To find the exact number of gallons in any vessel, divide the number of cubic inches in the vessel by 231.

To find the number of gallons in a cylindrical vessel, multiply the square of the diameter by the height, and this product by 5 7/8.

To find the approximate number of gallons in a cistern, multiply the number of cubic feet by 7 1/2 and from the product, subtract 1/400 of the product.

The capacity of bins, etc. is usually expressed in bushels. The standard bushel in the United States is a measure 8 inches deep, 18 1/2 inches in diameter, and contains 2150.42 cubic inches.  Hence, to find the number of bushels in any bin, divide the number of cubic inches in the bin by 2140.42.

Kimball’s Commercial Arithmetic (1911)

Got that?  Want to try some problems?

  1. Find the contents in gallons of a tank 4 ft. square and 5 ft. deep.

  2. The water in a cistern 8 ft. square is 2 ft. deep, how many gallons does it contain?

  3. A bin 8 ft. by 4 ft. by (?) contains 90 bushels of grain. Find the missing dimension.

  4. How many tons of water will fill a tank 11 ft. 8 in. by 3 ft. 6 in. by 2 ft. 3 in., if the weight of a cubic foot of water is 1,000 ounces?

Two Old Mental Math Tricks for Adding Fractions

17-year-old Helena Muffly wrote exactly 100 years ago today: 

Tuesday, September 24, 1912:  It is raining now. I guess or was. Had an exam in Geometry. Took up Arithmetic today. Didn’t have to but I chose to do so.

Her middle-aged granddaughter’s comments 100 years later:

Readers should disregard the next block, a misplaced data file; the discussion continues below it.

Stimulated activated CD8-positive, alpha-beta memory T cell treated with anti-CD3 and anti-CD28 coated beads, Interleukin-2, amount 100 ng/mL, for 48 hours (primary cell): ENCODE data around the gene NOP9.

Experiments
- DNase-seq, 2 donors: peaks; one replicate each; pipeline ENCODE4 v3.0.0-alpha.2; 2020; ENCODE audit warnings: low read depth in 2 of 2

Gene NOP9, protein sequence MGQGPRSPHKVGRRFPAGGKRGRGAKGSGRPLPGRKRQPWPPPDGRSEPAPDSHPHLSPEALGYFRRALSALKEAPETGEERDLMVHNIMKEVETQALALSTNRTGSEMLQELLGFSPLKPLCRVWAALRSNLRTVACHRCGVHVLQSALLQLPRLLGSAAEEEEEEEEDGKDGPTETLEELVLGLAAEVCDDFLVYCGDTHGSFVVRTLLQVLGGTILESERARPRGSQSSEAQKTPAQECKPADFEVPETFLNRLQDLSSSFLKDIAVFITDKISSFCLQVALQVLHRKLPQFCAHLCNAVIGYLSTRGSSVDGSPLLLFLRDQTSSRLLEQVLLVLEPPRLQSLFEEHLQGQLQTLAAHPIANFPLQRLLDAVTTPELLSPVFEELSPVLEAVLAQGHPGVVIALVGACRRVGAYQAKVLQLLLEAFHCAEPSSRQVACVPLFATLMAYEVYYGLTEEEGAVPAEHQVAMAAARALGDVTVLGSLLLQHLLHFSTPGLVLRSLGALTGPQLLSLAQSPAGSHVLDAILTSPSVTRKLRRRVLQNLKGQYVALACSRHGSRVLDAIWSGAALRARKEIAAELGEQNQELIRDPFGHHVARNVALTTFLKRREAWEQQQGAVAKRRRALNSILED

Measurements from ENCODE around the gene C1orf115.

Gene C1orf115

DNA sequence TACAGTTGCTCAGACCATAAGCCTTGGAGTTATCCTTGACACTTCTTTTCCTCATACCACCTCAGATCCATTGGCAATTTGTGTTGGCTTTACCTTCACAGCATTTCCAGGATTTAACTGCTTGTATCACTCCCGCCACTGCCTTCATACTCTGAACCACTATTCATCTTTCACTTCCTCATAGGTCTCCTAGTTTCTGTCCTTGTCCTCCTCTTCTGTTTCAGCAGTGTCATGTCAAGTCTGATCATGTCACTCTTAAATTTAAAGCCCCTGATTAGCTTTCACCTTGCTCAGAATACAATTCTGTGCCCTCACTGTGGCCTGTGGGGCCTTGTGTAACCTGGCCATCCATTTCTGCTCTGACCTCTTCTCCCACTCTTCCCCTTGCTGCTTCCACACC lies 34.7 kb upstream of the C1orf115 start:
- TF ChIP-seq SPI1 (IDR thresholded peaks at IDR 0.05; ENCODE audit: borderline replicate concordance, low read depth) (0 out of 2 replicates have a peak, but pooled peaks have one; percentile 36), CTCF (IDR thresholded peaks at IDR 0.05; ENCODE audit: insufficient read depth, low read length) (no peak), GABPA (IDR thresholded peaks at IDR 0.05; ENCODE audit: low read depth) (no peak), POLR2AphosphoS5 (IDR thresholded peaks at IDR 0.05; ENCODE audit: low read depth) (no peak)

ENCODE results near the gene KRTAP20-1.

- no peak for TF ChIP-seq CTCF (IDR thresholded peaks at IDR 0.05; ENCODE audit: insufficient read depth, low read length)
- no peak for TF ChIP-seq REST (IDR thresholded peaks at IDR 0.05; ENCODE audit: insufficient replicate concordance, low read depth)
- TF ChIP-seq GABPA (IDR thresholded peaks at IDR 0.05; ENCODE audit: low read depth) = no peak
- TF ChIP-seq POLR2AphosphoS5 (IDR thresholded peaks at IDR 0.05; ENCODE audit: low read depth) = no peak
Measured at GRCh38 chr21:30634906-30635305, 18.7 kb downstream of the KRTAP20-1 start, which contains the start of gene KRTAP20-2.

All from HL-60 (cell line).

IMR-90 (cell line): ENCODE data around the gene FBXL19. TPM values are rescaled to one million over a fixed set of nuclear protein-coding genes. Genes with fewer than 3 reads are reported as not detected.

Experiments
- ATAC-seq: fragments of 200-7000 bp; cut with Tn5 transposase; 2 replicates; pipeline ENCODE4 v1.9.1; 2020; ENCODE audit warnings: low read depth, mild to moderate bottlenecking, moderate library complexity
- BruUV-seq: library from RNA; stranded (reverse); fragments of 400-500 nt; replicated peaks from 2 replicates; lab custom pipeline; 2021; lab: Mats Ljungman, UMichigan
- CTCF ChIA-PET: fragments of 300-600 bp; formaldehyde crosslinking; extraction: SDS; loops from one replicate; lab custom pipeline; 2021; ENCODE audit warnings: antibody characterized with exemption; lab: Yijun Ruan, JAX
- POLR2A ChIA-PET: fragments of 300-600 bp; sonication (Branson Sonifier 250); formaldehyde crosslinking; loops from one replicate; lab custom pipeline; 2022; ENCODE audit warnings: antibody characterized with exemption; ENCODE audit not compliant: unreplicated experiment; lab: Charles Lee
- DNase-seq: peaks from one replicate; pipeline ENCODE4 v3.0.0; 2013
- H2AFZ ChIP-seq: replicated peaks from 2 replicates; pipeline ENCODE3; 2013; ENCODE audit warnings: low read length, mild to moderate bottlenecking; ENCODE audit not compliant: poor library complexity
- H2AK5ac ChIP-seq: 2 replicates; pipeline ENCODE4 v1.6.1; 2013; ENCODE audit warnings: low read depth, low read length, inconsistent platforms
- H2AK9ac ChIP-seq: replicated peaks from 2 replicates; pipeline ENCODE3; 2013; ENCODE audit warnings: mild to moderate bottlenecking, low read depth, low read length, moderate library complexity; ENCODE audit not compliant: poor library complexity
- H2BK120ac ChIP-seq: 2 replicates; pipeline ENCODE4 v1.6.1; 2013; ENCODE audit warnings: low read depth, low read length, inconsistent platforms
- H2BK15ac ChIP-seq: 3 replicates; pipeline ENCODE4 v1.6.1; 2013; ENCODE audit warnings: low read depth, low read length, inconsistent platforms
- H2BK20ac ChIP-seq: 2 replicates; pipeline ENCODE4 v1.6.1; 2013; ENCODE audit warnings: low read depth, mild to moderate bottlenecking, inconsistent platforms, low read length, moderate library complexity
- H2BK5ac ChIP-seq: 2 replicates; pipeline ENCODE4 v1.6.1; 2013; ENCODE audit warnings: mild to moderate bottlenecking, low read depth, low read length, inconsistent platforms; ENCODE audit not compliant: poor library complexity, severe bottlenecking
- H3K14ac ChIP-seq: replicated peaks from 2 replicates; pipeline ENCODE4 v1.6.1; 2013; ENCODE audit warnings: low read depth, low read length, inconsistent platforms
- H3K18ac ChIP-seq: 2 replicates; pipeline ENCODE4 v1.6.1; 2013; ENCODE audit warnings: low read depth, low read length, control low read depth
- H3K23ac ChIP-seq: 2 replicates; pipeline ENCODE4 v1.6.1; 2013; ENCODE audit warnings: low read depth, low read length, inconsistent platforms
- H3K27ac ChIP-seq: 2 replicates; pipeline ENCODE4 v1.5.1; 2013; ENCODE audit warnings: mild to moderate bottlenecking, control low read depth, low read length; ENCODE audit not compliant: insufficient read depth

High school courses apparently were only a month of so long a hundred years ago.

I wonder why Grandma decided to take Arithmetic if it wasn’t required. Maybe she enjoyed doing mental math.

Here are two mental math tricks for adding fractions that I found in a hundred year old textbook:

Example 1: Add two fractions whose numerators are 1.

Solution: Add the denominators, and place the sum over the product of the denominators.

Example 2: Add two fractions whose numerators are alike and greater than 1.

Solution: Add the denominators and multiply the sum by the numerator of either of the fractions, and write the product over the product of the denominators.

Source: Kimball’s Commercial Arithmetic (1911)

If you like  math, you might also enjoy these previous posts:

An Old Mental Math Trick

Odd, Unusual, and Strange Math Problems

More Odd, Unusual, and Strange Math Problems

Cube Root Word Problems

1911 Algebra Problems: The Lusitania and Molasses

Old Math Problems

Has the Math Curriculum Been Dumbed Down?

16-year-old Helena Muffly wrote exactly 100 years ago today: